by Shraddha NairAug 30, 2021
The American writer and academic Joanna Russ famously observed, ‘Art is collective. It always has a tradition behind it'. Art collectives have been an important segment of our cultural history, dating back to the sculptural workshops in Renaissance Italy, the salons in 1920s Paris, even art movements like Futurism, Dadaism, and the Situationists at their core bear traces of the collective. For centuries the collective has prevailed as a mode of creation emblematic of certain hallmarks like community collaboration, a creative process that is built on relationships - ideological, political, aesthetical - providing a common platform for voicing the sentiments of the collective. In the age of the internet comes its hyper-connectivity, which has contributed to today’s art collectives experiencing a revitalisation. It is with a greater urgency that these platforms are being recognised as representational grounds, holding space for voices that matters from the margins and the under-served. Speaking with The Confluence Collective, an India-based collective of photographers and researchers bringing visual and oral tales of the Darjeeling-Sikkim-Himalaya region, we unravel the pertinence of the Collective in the contemporary art landscape.
“Our efforts at The Confluence Collective (TCC) first and foremost are directed towards creating a space for us and for emerging practitioners from the region, but also using this group effort to collectively build an archive of this belt,” says TCC, “we think of it as an endeavour to explore the significance and the possibilities of the visual medium as a unique tool for retracing collective memories". The North-Eastern belt has historically received marginal representation in the visual cultural tradition of the country. The collaborative effort of the collective has charted a route to reconfigure power relationships, and take a departure from the traditional framework towards an original and creative discourse. It is taking into account a synergistic approach to cultural knowledge sharing methods, representation, while tackling important lines of questioning such as who gets to decide the story which has to be told? And who’s story is that?
“One of the primary motivations for the collective was to create a community space for art practitioners in the hills who through the medium of arts can also work to engage with the local community. Over the pandemic many levels, margins, and axis of differences and inequalities have come to light,” TCC says. “We could direct our actions towards providing basic support through fundraising whilst also providing space in our online blog to highlight the devastating impact on the people. It started a conversation.” The idea of community engagement is held central to TCC and their artist mandate - to work towards strengthening the local - this engagement ranges from the support provided through the exploration, discovery, and documentation of local histories, stories, and legacies, all rich sources as creative raw material. Yet, the question of community support for TCC goes beyond representation to embody a traditional model of empowerment done by providing tools via workshops or funders or by highlighting stories of the region which places the agency back into the local.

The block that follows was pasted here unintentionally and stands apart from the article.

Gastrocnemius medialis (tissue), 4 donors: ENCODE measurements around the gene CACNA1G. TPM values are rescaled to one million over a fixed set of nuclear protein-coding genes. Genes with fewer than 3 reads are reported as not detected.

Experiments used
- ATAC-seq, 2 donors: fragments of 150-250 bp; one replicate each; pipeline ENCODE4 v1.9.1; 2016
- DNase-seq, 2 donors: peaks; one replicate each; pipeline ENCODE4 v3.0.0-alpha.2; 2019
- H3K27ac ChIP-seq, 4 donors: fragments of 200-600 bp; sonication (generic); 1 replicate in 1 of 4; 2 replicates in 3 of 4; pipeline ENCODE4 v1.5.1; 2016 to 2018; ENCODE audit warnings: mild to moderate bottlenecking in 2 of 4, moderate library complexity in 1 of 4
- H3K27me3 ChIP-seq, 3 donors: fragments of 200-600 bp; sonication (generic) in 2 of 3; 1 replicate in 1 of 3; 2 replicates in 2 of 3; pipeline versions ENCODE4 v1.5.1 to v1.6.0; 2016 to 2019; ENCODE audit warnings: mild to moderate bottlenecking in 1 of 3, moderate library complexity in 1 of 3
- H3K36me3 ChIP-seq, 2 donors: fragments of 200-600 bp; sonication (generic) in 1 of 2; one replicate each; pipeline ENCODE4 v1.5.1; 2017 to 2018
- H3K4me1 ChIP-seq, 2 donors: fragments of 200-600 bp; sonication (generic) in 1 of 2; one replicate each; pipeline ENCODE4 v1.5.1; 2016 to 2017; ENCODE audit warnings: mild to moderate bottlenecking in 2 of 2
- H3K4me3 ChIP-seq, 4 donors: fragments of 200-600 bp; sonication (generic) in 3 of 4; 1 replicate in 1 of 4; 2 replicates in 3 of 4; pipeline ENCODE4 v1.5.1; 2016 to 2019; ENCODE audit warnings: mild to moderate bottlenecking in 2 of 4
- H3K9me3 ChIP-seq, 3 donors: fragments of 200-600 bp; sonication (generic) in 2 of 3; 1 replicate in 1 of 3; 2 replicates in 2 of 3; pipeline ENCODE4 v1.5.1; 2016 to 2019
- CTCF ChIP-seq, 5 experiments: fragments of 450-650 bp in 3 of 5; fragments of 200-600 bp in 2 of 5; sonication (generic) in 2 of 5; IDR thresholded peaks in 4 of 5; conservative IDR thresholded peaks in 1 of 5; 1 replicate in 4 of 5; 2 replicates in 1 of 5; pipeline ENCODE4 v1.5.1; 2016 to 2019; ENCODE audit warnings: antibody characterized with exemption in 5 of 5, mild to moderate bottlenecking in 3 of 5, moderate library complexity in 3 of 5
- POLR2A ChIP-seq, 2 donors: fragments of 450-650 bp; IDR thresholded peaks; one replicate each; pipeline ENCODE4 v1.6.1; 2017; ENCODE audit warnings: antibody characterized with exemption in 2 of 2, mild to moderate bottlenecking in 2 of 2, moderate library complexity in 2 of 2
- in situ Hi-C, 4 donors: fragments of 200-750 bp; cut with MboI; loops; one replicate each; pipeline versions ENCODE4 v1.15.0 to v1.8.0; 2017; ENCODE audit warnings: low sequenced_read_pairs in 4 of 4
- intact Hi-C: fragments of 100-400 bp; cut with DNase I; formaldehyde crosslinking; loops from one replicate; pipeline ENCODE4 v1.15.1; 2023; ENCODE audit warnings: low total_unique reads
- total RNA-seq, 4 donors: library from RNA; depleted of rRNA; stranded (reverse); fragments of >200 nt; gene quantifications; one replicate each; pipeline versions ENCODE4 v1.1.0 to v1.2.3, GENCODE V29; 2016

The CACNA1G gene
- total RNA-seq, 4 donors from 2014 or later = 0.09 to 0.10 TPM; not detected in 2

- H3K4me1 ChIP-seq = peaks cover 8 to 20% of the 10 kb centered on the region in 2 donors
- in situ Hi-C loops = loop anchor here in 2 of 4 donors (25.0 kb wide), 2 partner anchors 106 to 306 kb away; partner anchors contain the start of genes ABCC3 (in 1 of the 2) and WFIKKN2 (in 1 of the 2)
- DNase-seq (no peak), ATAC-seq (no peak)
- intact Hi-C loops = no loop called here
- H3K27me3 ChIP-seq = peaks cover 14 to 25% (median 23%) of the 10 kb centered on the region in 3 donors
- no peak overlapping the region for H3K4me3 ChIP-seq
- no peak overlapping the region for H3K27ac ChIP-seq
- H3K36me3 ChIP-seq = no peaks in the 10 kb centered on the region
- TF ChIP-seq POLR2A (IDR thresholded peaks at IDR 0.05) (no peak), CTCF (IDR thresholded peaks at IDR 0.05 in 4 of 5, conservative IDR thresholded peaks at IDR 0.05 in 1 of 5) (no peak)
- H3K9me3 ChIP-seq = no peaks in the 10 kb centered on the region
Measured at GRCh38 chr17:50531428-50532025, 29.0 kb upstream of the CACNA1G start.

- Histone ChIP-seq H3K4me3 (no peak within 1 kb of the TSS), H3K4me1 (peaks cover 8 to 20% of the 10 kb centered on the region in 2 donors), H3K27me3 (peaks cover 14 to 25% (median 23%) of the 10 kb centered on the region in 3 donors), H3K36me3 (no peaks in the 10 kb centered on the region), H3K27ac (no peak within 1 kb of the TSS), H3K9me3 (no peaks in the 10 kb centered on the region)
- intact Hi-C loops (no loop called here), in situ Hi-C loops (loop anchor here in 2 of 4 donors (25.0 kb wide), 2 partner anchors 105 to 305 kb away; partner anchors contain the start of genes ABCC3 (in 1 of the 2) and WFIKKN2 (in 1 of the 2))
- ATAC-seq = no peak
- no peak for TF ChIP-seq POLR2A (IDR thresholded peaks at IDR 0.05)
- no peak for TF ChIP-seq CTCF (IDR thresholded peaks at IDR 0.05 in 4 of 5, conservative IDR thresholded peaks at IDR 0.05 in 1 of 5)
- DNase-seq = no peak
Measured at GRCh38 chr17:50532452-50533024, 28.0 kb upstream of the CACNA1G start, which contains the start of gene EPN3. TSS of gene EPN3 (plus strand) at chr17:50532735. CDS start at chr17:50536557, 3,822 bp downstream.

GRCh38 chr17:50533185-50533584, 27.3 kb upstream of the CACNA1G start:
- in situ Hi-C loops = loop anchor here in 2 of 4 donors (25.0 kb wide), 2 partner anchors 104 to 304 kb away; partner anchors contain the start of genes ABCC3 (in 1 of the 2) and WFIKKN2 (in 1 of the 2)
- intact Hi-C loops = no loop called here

In the age of the ‘crisis’, the Collective which was formulated in the midst of the pandemic has had to experience the harshest challenges and limitations in terms of their own art practices. Despite the obstacles brought on by social distancing and isolation they continued a series of workshops and exchanges, to keep alive the research, the conversation, and the visual investigations of their individual artists. The resilience of the model perceives the arts as commons and collaborative rather than individual and solitary. “The ‘arts’ spaces are yet to reach a point where it can be imagined as in the domain of the commons - both in terms of artist bonds or free access to a wider more diverse audience. It continues to remain an elite space but it also depends on what is perceived or accepted as the ‘arts’,” says the Collective, “We think that with the kind of digital outreach available and even through other mediums the ‘arts’ can be made truly accessible and inclusive if we make these efforts collectively.”
The collaborative and the collective have been the free space for communities having experienced conflicted histories and complexities of birth, and for them art and artistic expression has been a powerful medium, “a vehicle for change and that is the kind of vision that we have for the Collective. TCC is an important collaboration because the members are driven by their sense of understanding the need for preserving our stories as they are,” says the collective. For TCC this is an opportunity to not only reclaim the narrative of their region but to also share it via the introspective lens of the local rather than through an outsider’s gaze bent upon exoticising the landscape. “Whether it is through building up archives, workshops, providing relief work, etc. our endeavour is to build a space that is healing, safe, inclusive, and democratic. In that sense, we believe that rather than making the Collective an ‘elite’ exclusive space if we want to truly make the arts as ‘common’ we need to move forward with fostering collaborative engagement and dialogue that is inclusive of our local communities.”